This is the second installment of our new Alumni Spotlight series, which features interviews with former IRAP students who have become strong advocates and leaders in their fields of practice.
Meet Ali Alsarraf, founder of the IRAP chapter at the University of Southern California and a current attorney at Gibson Dunn, and find out more about the impact working with IRAP had on his career.
How did you become involved with IRAP and how did IRAP impact your law school experience?
I learned about IRAP from a friend at Stanford Law School, which was one of only eight schools at the time with an IRAP chapter. I was fascinated with IRAP’s work, so I contacted Becca Heller, IRAP’s Director, to inquire about starting a chapter at USC. I started the USC chapter with a few of my classmates after finishing my first semester of law school. We took on our first cases in the spring of 2011.
IRAP allowed me to re-engage with global issues about which I am passionate. Working with IRAP gave me a greater sense of purpose and focus in law school. It took the law from the realm of theory into reality.
IRAP has a unique model of partnering law students with pro bono lawyers — please describe your experience working with attorneys on urgent refugee resettlement cases.
The supervising attorney-law student partnership is an incredibly creative and effective model. It matches the availability of law students with the experience of pro bono attorneys and combines the passion of both. It also provides the students and attorneys with experiences that allow them to grow as lawyers.
Law students gain valuable skills in one of their first opportunities to practice law. They get to experience what it’s like to be a lawyer representing a client in a high stakes scenario. The pro bono attorneys also get to develop skills necessary to grow in their practice. Many of the pro bono attorneys are junior associates at large law firms. Through IRAP, these associates get their first opportunity to manage a case and a team.
On both sides, the law students and attorneys get to have an exceptionally rewarding experience, using their legal skills to positively impact the lives of refugees living in dire circumstances.
What have you been doing since you graduated from the University of Southern California in 2013?
I moved to New York after graduating and have been practicing at Gibson Dunn. I rotated through the Real Estate Department my first year before joining the Litigation Department. I’ve had the opportunity to work on complex civil litigation and criminal investigations, including going to trial in a federal civil RICO case.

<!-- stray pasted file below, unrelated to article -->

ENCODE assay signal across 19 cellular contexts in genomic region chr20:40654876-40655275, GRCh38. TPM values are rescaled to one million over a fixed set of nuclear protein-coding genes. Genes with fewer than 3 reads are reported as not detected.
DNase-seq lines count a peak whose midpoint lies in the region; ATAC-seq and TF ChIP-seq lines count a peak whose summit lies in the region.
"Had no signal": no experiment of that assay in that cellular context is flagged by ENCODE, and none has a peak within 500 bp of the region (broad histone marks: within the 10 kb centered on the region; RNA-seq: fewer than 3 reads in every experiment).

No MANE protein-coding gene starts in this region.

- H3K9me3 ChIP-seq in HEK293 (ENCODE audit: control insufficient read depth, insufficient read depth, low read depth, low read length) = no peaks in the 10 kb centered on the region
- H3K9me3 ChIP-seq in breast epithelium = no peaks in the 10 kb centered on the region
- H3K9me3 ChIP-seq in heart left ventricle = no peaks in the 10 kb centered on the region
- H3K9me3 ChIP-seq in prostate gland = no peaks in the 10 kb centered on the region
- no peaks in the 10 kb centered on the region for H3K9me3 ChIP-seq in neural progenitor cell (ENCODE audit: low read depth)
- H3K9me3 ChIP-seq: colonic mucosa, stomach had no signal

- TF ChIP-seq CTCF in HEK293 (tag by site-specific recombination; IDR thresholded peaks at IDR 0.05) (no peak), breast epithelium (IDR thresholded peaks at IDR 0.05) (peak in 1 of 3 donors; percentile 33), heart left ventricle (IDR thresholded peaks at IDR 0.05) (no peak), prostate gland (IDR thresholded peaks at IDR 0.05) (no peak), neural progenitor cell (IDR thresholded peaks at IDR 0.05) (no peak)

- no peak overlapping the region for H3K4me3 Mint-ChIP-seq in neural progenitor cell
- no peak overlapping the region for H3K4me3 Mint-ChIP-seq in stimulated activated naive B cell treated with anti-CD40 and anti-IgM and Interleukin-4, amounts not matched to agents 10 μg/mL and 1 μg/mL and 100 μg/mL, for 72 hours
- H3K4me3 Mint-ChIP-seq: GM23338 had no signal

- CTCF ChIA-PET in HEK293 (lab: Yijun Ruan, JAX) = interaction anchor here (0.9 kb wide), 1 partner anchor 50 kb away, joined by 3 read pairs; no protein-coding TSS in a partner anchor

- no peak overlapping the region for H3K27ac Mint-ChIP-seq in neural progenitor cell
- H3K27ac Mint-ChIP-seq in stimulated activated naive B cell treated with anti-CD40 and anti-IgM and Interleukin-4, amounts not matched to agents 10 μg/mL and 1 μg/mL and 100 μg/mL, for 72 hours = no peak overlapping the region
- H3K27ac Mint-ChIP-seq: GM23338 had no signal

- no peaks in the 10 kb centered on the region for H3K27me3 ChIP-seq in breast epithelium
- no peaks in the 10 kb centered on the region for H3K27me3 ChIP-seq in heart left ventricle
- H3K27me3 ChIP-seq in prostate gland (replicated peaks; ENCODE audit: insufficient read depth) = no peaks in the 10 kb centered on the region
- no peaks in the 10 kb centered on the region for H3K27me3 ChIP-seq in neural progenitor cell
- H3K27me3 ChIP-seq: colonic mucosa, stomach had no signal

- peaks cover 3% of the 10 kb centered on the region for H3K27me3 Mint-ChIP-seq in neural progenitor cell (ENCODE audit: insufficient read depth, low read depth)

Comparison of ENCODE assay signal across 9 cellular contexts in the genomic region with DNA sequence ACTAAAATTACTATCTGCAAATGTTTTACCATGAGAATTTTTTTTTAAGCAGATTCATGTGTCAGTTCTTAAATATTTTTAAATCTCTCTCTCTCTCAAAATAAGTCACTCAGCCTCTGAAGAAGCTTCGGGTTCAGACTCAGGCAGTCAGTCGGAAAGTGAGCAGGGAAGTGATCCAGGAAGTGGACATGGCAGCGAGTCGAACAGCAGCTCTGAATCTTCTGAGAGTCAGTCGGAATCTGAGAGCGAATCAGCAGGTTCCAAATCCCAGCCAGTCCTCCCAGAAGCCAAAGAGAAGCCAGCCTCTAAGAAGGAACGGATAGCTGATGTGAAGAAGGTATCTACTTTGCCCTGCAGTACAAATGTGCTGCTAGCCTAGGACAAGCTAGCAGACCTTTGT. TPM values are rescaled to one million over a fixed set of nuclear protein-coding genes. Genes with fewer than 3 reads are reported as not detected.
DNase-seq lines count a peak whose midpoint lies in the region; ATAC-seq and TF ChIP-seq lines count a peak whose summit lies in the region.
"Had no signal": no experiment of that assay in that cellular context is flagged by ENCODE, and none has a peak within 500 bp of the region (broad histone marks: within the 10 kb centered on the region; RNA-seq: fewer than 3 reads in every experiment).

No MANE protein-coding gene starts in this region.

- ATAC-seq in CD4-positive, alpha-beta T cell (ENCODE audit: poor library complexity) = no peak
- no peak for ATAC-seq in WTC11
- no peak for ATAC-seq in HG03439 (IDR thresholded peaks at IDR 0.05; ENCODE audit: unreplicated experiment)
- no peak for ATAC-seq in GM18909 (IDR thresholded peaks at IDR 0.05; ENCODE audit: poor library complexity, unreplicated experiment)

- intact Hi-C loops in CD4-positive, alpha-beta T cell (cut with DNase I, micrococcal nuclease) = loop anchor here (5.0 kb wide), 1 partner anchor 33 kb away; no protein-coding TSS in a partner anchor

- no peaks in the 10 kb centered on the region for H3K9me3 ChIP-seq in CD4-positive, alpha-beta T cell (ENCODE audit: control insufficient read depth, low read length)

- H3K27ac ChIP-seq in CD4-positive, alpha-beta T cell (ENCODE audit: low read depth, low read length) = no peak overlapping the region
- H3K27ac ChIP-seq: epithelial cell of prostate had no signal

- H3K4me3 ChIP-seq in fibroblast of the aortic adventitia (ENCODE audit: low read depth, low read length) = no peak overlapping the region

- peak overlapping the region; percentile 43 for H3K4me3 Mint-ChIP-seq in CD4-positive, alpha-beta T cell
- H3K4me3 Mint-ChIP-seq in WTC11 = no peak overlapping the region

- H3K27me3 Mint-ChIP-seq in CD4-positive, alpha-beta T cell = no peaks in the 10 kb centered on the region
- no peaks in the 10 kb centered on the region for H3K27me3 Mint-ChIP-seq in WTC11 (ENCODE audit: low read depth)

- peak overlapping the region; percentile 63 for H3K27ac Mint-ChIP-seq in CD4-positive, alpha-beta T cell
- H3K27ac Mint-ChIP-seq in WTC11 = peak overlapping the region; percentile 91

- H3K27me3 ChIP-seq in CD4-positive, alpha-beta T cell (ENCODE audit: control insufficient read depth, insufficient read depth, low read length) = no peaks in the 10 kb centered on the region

In what ways has your involvement with IRAP in law school impacted your career?
I strongly believe my work with IRAP helped me get my current job at Gibson Dunn. Working with IRAP gave me a platform to interact with supervising attorneys and learn about the life of an associate at different law firms. That helped me decide on the law firms to which I would apply. I even encountered some of our chapter’s supervising attorneys during the law firm hiring process. They were able to vouch for my work ethic because they had seen it first-hand.
IRAP also expanded my network beyond my law school and law firm. During law school I met scores of other students at law schools around the country, many of whom I’ve stayed in touch with to this day. As we move through our careers, these lasting relationships enrich our lives and open doors to new opportunities.
I have also stayed connected with IRAP since graduating. I took on an IRAP case as a supervising attorney, helping an Iraqi national and his family with their applications for Special Immigrant Visas to the United States.
The world is currently facing the largest refugee crisis since World War II. Why is IRAP’s work — mission and model — so important?
IRAP’s work is critical to helping thousands of refugees facing a morass of legal hoops while fleeing from war and persecution. IRAP gives a voice to a particularly vulnerable but resilient population.
IRAP’s model of combining direct client representation with policy advocacy is central to its efficacy. IRAP knows the challenges facing refugees and its direct services give it the credibility to effectively advocate for policy changes based on its experience.
IRAP’s mission is vital to redeeming our nation’s values of freedom and pursuit of happiness for all. At a time when refugees are rebuffed at every turn as they flee from war or the prospect of persecution or death, IRAP steps up to advocate for them. When innocent refugees are rejected from resettlement programs by mistake or because of trivial technicalities, IRAP steps in to clear the way for their resettlement. IRAP fights against the misconceptions plaguing public sentiment about refugees and attempts to embody the words etched on the Statute of Liberty: “Give me your tired, your poor, Your huddled masses yearning to breathe free.”
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